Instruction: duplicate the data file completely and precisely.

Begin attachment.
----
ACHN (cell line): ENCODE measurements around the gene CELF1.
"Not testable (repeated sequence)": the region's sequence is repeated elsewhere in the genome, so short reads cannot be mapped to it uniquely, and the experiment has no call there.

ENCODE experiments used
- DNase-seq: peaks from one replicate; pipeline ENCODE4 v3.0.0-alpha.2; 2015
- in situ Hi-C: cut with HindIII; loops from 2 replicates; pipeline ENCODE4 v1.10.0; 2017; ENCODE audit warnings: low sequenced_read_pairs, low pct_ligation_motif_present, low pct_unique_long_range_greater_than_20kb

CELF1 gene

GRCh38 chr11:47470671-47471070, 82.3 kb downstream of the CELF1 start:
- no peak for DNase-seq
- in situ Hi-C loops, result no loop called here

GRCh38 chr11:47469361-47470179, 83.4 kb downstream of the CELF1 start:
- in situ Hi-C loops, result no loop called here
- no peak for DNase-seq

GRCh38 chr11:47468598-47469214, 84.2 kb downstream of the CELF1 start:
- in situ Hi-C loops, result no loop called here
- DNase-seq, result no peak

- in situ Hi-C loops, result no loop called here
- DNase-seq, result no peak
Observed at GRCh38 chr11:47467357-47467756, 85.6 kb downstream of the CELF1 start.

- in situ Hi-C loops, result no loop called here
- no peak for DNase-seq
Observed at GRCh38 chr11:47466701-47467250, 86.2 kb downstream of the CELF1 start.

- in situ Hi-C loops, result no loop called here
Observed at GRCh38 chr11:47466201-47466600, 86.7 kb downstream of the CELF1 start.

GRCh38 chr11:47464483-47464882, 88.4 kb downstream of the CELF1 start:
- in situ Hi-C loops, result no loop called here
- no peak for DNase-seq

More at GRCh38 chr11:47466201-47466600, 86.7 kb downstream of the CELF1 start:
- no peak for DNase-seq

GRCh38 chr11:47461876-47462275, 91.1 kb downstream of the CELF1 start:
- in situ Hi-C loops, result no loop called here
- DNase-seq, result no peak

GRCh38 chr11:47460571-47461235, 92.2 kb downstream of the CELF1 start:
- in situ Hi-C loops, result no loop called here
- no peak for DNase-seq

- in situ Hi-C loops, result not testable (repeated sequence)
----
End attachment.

ACHN (cell line): ENCODE measurements around the gene CELF1.
"Not testable (repeated sequence)": the region's sequence is repeated elsewhere in the genome, so short reads cannot be mapped to it uniquely, and the experiment has no call there.

ENCODE experiments used
- DNase-seq: peaks from one replicate; pipeline ENCODE4 v3.0.0-alpha.2; 2015
- in situ Hi-C: cut with HindIII; loops from 2 replicates; pipeline ENCODE4 v1.10.0; 2017; ENCODE audit warnings: low sequenced_read_pairs, low pct_ligation_motif_present, low pct_unique_long_range_greater_than_20kb

CELF1 gene

GRCh38 chr11:47470671-47471070, 82.3 kb downstream of the CELF1 start:
- no peak for DNase-seq
- in situ Hi-C loops, result no loop called here

GRCh38 chr11:47469361-47470179, 83.4 kb downstream of the CELF1 start:
- in situ Hi-C loops, result no loop called here
- no peak for DNase-seq

GRCh38 chr11:47468598-47469214, 84.2 kb downstream of the CELF1 start:
- in situ Hi-C loops, result no loop called here
- DNase-seq, result no peak

- in situ Hi-C loops, result no loop called here
- DNase-seq, result no peak
Observed at GRCh38 chr11:47467357-47467756, 85.6 kb downstream of the CELF1 start.

- in situ Hi-C loops, result no loop called here
- no peak for DNase-seq
Observed at GRCh38 chr11:47466701-47467250, 86.2 kb downstream of the CELF1 start.

- in situ Hi-C loops, result no loop called here
Observed at GRCh38 chr11:47466201-47466600, 86.7 kb downstream of the CELF1 start.

GRCh38 chr11:47464483-47464882, 88.4 kb downstream of the CELF1 start:
- in situ Hi-C loops, result no loop called here
- no peak for DNase-seq

More at GRCh38 chr11:47466201-47466600, 86.7 kb downstream of the CELF1 start:
- no peak for DNase-seq

GRCh38 chr11:47461876-47462275, 91.1 kb downstream of the CELF1 start:
- in situ Hi-C loops, result no loop called here
- DNase-seq, result no peak

GRCh38 chr11:47460571-47461235, 92.2 kb downstream of the CELF1 start:
- in situ Hi-C loops, result no loop called here
- no peak for DNase-seq

- in situ Hi-C loops, result not testable (repeated sequence)